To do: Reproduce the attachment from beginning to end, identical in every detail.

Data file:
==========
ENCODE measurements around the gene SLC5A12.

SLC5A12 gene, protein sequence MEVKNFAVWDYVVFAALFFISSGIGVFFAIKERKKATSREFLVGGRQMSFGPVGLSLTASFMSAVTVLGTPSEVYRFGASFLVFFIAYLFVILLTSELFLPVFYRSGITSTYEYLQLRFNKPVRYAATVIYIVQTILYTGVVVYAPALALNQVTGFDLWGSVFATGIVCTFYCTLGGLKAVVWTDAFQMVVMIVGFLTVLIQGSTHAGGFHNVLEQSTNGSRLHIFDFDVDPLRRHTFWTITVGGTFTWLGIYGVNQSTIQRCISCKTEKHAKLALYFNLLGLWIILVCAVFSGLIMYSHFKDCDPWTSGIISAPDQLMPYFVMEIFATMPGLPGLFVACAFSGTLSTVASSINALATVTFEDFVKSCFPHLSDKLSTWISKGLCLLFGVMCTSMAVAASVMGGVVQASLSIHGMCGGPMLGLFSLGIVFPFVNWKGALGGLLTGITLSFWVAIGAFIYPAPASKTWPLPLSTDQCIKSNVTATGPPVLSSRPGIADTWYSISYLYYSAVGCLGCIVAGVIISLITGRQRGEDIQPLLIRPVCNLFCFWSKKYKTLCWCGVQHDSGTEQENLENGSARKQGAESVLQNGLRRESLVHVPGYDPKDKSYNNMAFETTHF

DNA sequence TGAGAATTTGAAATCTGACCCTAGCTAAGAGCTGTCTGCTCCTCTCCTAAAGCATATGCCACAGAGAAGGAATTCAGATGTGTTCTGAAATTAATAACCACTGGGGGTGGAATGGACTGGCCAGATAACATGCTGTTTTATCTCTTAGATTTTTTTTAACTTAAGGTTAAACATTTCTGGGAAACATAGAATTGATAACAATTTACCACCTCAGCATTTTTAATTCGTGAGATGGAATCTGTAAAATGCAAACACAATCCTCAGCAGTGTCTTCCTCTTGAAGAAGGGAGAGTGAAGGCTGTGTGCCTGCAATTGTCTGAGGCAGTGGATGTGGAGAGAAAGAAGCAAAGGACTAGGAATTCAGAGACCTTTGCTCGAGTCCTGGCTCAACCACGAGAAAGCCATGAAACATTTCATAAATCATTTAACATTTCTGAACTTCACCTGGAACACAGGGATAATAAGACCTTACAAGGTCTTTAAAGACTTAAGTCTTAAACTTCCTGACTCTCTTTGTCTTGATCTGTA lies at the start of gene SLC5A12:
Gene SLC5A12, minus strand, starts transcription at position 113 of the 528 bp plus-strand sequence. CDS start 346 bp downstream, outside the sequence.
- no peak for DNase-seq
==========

ENCODE measurements around the gene SLC5A12.

SLC5A12 gene, protein sequence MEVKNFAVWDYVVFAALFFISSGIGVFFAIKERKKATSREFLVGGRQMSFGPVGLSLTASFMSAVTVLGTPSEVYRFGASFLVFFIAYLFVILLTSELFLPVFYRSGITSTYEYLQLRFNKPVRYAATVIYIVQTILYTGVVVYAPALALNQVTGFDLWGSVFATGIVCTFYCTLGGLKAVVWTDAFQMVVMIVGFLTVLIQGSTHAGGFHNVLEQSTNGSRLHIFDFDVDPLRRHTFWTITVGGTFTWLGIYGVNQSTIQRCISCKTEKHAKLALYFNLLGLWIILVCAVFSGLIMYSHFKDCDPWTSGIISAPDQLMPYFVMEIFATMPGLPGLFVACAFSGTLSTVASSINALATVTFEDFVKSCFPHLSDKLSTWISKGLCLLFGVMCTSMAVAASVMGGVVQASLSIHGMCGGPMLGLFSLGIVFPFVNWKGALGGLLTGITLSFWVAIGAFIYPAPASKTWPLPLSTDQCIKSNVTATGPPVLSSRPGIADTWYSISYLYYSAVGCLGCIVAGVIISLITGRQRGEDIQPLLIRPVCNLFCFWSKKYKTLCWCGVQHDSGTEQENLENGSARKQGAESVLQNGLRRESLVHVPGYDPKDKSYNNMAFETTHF

DNA sequence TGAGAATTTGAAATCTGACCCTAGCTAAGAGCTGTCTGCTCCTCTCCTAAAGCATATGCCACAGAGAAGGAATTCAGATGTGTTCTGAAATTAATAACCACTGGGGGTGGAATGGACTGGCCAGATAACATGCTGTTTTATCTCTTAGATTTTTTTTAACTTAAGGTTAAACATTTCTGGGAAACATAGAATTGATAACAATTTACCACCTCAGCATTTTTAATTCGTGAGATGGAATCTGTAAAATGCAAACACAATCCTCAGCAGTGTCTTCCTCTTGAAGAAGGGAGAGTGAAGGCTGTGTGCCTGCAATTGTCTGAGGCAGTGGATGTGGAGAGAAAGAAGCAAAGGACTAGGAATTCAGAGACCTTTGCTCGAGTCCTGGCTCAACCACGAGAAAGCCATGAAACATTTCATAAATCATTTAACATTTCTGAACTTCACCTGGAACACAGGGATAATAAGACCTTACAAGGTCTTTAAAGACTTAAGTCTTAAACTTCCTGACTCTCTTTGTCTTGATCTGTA lies at the start of gene SLC5A12:
Gene SLC5A12, minus strand, starts transcription at position 113 of the 528 bp plus-strand sequence. CDS start 346 bp downstream, outside the sequence.
- no peak for DNase-seq